Rent Shop Volunteer Join

Q. Who is Mr. Smarty Plants?

A: There are those who suspect Wildflower Center volunteers are the culpable and capable culprits. Yet, others think staff members play some, albeit small, role. You can torture us with your plant questions, but we will never reveal the Green Guru's secret identity.

Help us grow by giving to the Plant Database Fund or by becoming a member

Did you know you can access the Native Plant Information Network with your web-enabled smartphone?

Share

Ask Mr. Smarty Plants

Ask Mr. Smarty Plants is a free service provided by the staff and volunteers at the Lady Bird Johnson Wildflower Center.

Search Smarty Plants
See a list of all Smarty Plants questions

Please forgive us, but Mr. Smarty Plants has been overwhelmed by a flood of mail and must take a break for awhile to catch up. We hope to be accepting new questions again soon. Thank you!

Need help with plant identification, visit the plant identification page.

 
rate this answer
2 ratings

Tuesday - November 28, 2006

From: DALLAS, TX
Region: Southwest
Topic: Trees
Title: Flowering and fruting of Texas wild plums and where they grow
Answered by: Nan Hampton

QUESTION:

Could you please tell me about Texas wild plum trees—when they flower, when they bear fruit and where they grow.

ANSWER:

There are ten different species of native wild plums that occur in Texas. All of the plums bloom in the spring and produce fruit in the summer. Six of these are found in or very near Dallas County. These six are:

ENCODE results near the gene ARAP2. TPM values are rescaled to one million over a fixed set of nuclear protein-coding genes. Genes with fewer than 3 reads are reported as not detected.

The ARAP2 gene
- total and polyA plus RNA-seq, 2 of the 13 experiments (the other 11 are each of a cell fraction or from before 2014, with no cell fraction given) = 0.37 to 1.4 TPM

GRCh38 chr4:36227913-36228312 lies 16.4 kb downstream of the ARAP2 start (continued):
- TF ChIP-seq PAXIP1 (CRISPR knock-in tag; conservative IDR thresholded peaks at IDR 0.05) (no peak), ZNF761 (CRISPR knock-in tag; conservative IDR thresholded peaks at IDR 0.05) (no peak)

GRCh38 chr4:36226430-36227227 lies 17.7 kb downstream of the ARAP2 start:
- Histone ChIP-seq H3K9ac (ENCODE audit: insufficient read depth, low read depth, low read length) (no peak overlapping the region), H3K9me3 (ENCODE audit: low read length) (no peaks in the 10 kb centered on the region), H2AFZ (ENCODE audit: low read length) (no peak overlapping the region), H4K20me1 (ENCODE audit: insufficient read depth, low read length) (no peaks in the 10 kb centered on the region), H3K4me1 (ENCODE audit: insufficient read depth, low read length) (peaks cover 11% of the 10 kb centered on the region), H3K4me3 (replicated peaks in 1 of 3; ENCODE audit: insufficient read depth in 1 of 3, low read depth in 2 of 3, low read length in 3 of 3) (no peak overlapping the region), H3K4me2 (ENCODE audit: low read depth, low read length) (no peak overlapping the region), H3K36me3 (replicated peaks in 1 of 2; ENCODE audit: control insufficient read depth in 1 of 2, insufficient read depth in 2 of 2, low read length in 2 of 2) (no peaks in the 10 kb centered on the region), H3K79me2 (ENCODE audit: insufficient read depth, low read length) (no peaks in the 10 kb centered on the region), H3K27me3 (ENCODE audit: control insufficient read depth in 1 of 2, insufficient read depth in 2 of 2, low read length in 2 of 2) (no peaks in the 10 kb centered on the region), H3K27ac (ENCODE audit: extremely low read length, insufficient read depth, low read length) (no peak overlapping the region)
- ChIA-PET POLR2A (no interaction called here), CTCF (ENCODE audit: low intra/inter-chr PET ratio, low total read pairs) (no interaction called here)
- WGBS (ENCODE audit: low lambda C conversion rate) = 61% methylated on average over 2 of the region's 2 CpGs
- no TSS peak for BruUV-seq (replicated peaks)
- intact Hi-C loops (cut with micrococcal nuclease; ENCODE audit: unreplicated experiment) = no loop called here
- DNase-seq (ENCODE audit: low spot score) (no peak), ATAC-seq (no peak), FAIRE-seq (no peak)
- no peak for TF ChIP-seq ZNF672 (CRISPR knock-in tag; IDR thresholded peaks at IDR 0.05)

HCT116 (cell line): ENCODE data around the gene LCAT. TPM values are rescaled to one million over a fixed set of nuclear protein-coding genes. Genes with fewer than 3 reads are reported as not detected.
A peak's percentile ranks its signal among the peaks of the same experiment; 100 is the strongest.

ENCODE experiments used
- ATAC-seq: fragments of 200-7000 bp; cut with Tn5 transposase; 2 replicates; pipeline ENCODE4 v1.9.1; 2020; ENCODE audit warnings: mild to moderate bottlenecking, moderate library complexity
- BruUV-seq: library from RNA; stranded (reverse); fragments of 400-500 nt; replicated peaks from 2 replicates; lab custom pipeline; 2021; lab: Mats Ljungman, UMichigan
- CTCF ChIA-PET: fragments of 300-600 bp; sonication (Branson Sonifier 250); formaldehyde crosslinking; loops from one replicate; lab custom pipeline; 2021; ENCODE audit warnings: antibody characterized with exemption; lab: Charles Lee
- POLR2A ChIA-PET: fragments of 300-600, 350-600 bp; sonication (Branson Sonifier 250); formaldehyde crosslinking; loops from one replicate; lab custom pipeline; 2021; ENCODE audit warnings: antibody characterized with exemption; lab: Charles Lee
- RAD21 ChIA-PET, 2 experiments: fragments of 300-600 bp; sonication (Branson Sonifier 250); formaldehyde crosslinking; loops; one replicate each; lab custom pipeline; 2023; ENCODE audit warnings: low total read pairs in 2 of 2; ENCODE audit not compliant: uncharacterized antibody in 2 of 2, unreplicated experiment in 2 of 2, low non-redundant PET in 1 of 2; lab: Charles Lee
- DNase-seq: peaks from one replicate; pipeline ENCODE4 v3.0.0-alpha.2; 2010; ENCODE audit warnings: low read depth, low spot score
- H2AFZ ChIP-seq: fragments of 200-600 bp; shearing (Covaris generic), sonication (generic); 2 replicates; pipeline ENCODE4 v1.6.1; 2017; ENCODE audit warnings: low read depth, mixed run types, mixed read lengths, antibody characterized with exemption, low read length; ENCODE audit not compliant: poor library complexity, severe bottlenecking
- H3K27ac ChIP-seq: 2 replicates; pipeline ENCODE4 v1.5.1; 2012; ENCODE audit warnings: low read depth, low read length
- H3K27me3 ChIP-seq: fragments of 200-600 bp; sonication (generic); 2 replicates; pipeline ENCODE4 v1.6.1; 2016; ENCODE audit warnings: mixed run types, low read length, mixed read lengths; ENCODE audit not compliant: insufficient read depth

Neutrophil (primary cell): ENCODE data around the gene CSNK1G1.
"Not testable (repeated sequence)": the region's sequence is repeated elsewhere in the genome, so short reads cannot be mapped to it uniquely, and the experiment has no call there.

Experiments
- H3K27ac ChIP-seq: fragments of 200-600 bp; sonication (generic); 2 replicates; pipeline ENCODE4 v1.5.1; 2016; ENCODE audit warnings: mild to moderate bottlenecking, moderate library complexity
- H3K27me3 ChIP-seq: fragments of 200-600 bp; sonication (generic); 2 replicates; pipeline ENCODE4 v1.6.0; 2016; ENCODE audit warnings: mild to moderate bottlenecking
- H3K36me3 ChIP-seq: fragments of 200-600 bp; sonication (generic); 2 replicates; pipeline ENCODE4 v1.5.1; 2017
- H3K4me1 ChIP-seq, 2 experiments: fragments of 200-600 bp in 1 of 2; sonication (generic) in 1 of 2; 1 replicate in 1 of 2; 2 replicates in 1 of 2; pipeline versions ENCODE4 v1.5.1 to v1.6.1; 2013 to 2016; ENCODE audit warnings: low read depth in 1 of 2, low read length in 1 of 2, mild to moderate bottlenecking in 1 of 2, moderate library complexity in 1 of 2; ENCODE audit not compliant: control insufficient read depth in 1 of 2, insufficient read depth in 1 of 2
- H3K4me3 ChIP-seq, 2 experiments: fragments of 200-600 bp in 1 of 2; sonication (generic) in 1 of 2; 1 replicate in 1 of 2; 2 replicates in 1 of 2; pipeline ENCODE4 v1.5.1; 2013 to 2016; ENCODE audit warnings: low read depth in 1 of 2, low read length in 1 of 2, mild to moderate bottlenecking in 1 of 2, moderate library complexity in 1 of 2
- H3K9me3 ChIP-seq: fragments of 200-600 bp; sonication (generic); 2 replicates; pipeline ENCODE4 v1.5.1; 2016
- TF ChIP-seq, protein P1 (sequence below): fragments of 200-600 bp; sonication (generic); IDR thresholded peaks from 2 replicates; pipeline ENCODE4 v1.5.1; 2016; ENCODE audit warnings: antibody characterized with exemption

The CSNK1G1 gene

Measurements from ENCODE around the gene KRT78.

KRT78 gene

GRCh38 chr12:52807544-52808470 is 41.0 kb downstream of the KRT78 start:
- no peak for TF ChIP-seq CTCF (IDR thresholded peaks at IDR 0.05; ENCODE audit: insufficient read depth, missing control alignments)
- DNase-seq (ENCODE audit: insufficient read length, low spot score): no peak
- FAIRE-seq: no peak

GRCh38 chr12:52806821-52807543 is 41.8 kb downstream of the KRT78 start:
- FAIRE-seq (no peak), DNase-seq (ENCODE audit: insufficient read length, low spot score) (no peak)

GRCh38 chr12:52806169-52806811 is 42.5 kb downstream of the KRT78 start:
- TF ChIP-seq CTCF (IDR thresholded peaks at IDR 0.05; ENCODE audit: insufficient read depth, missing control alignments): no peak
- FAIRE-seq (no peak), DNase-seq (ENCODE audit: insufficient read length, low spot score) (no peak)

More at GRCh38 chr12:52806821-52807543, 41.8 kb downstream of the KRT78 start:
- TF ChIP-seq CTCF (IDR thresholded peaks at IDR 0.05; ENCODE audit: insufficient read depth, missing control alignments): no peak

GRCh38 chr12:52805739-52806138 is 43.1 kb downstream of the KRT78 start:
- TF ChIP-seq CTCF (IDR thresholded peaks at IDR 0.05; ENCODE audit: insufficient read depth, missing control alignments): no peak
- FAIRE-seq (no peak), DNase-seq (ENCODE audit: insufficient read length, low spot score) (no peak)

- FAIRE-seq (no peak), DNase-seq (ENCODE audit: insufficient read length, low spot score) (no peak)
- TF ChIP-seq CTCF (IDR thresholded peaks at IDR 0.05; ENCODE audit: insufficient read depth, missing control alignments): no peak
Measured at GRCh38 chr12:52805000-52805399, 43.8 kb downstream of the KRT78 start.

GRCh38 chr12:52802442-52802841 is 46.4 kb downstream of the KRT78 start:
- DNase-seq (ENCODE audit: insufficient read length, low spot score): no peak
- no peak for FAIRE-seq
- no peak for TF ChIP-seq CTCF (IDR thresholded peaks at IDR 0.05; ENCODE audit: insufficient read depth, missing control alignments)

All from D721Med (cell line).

Mexican or Bigtree Plum (Prunus mexicana)—blooms February-April; fruiting in July-September
Chicasaw Plum (Prunus angustifolia)—blooms February-May; fruiting in August-September
Creek Plum or Hog Plum (Prunus rivularis)—blooms March; fruiting July-September
Flatwoods Plum (Prunus umbellata)—blooms March-April; fruiting in July-August
Oklahoma Plum (Prunus gracilis)—blooms March-May; fruiting in June-August
Munson Plum (Prunus munsoniana)—blooms March; fruiting in summer

There are four species of plums that grow south and/or west of Dallas County in Texas. These are:
Murray Plum (Prunus murrayana)—blooms March-April; fruiting time unknown; found in Davis Mountains of the Trans-Pecos in Jeff Davis County; very rare
Dwarf Plum or Texas Almond (Prunus minutiflora)—blooms March; fruiting in June; found in Edwards Plateau and Rio Grande Plains
Sand Plum or Texas Plum (Prunus texana)—blooms February-May; fruiting in June; found in Edwards Plateau and Rio Grande Plains
Havard's Plum (Prunus havardii)—blooms in spring; fruiting in July; found in Trans-Pecos area

 

More Trees Questions

When to transplant volunteer Cedar Elms in Cedar Park, TX?
October 11, 2012 - We have a number of volunteer cedar elms we would like to transplant. When is the best time to do this? Should they be potted first and later transplanted or transplanted immediately? Thanks.
view the full question and answer

Native evergreen trees with highest value for birds
April 02, 2007 - What native evergreen trees have the highest value for bird seed/fruit (other than Juniperus virginiana)?
view the full question and answer

Having a problem with my Mexican Plum in Houston, TX.
July 05, 2011 - I am having problems with the Mexican Plum Tree in my backyard, sap is oozing from the branches and several large branches have died. I am inclined to think that it I have infestation of borers? How ...
view the full question and answer

Pinus taeda (Loblolly pines) for a property in Van Zandt County, Texas
March 17, 2015 - I want to initiate a stand of loblolly pine trees on our property in Van Zandt County in NE Texas. Assuming the ph factor is within range, how do I obtain seedings for this endeavor? Any other advic...
view the full question and answer

Affect of poisonous plant roots in soils for vegetables from Rusk TX
May 11, 2013 - I have a huge old flowerbed in front of my house that I want to plant veggies in, but I'm afraid to. It has a catalpa tree there, which I sell the worms from, but the entire tree (bark, leaves, flowe...
view the full question and answer

Support the Wildflower Center by Donating Online or Becoming a Member today.